Volunteering with Pilgrims is a far cry from a jet-setting career in a global consultancy, but when John Mabberley retired from the corporate world in 2017, it was a natural next step.
“Working with people to help them achieve more through a greater belief in themselves has always been a passion,” explains John.
“My career began in a privately-owned bank and over time I realised that helping rich people to make more money wasn’t a great motivation. It was then that I discovered I had a talent for developing people, and it was something I enjoyed.”
John rose through the ranks to become head of human resources, a position that gave him the chance to establish a culture of learning and development in the bank. It was the perfect grounding for his next career move…
“I had an exit plan with the bank and when that moment came I met up with a former associate – a failed actor. He’d been to drama school and had lots of skills, a blossoming training business, a great client list but there was only him.”
Not long after, John was helping him to grow the business and flying around the world to help executives improve their presentation and communication skills.
“I worked with people who needed to explain, and sell their ideas to others but struggled,” explains John. “They were technically brilliant at what they did day-to-day, but when it came to communicating their brilliance to more senior people or clients it was very difficult for them. Those skills are vital if you want get your idea off the ground or get funding.
“I loved what I did. When I retired in 2017 I found myself asking; “what am I going to do now? I can’t play golf and garden every day!’”
John had known of Pilgrims Hospices for many years, but it wasn’t until he listened to a presentation from a Pilgrims Ambassador that he spotted an opportunity.
“My wife was the lady captain of the local golf club and Pilgrims was their charity of the year. A lovely person came to accept the cheque and did a thank you presentation to us all. What a remarkable organisation!”
It was then the light bulb went off. “It was a good presentation, but I knew it could be even better. I instantly thought ‘what a great opportunity this is!’”
John got in touch with Pilgrims’ volunteer manager Jeff Southon and struck up a conversation. A few weeks later, he was talking to Pilgrims’ CEO Cate Russell. After discussing some initial ideas, he was on his way to planning a pilot training programme to deliver to some of Pilgrims’ senior managers. This then developed into some 1:1 coaching, as well as a programme for clinical staff and fundraising ambassadors.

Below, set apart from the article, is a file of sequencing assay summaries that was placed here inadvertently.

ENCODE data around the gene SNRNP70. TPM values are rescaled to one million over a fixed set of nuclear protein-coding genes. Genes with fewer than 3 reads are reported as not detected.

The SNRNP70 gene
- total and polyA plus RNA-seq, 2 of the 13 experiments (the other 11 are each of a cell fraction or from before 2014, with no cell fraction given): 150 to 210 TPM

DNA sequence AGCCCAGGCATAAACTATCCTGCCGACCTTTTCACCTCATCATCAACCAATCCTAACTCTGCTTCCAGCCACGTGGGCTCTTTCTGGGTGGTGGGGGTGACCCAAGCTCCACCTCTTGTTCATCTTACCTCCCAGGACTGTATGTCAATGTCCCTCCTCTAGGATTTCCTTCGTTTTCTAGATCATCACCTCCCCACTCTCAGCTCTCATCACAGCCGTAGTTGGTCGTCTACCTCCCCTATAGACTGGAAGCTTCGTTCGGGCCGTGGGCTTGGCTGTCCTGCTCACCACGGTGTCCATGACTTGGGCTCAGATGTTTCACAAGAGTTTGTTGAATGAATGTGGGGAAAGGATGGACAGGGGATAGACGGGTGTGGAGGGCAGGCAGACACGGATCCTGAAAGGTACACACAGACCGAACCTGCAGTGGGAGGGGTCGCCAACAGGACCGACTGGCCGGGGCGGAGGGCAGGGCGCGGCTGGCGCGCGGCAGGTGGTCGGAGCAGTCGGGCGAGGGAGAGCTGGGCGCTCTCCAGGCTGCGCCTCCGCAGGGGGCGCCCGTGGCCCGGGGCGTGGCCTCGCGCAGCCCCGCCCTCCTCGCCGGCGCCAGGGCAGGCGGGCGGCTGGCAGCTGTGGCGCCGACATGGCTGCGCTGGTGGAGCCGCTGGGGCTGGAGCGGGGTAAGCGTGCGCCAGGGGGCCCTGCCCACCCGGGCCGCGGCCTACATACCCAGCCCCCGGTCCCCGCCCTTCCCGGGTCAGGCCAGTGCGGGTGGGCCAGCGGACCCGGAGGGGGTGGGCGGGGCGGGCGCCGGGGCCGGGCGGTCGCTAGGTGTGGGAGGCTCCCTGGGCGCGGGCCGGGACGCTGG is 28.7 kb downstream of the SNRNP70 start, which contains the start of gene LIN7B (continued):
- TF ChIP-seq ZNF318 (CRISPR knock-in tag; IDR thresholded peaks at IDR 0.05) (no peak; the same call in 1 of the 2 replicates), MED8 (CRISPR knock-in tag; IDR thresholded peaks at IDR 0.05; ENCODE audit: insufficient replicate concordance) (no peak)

“Fortunately people understood and appreciated what I was giving them. One of my current tasks is working with senior staff who are the patient advocate at multi-disciplinary meetings. It’s about helping them to find their voice, and helping them to understand how they can ensure that what they say has the impact they want.”
John says he is surprised how quickly his training ideas have taken off and he’s looking forward to what the future brings.
“I am humbled by what the staff do and feel quite a responsibility in providing what help I can. Most people at my time of life want less responsibility, but I’m getting something out of it too. Even though I’ve reached the end of my employable life it gives me a value and a purpose.
“The thought of having empty, blank days frightens me. All the time I feel I can make a difference, I’ll keep going for as long as I can. It’s good to know that other people feel they can benefit from what I do. It’s especially good to make a difference to those who make such a difference!”
You will be gobsmacked by Pilgrims – what an extraordinary organisation! We think of it as a wonderful, caring and supportive place, which it is. But it’s also a business that has to be run along business lines. I’ve been very impressed and reassured by how well run Pilgrims is. They should not just be recognised for what they do, but how they do it. That’s the bit most people don’t see and I’d like people to be more aware of that.
John Mabberley, Pilgrims’ volunteer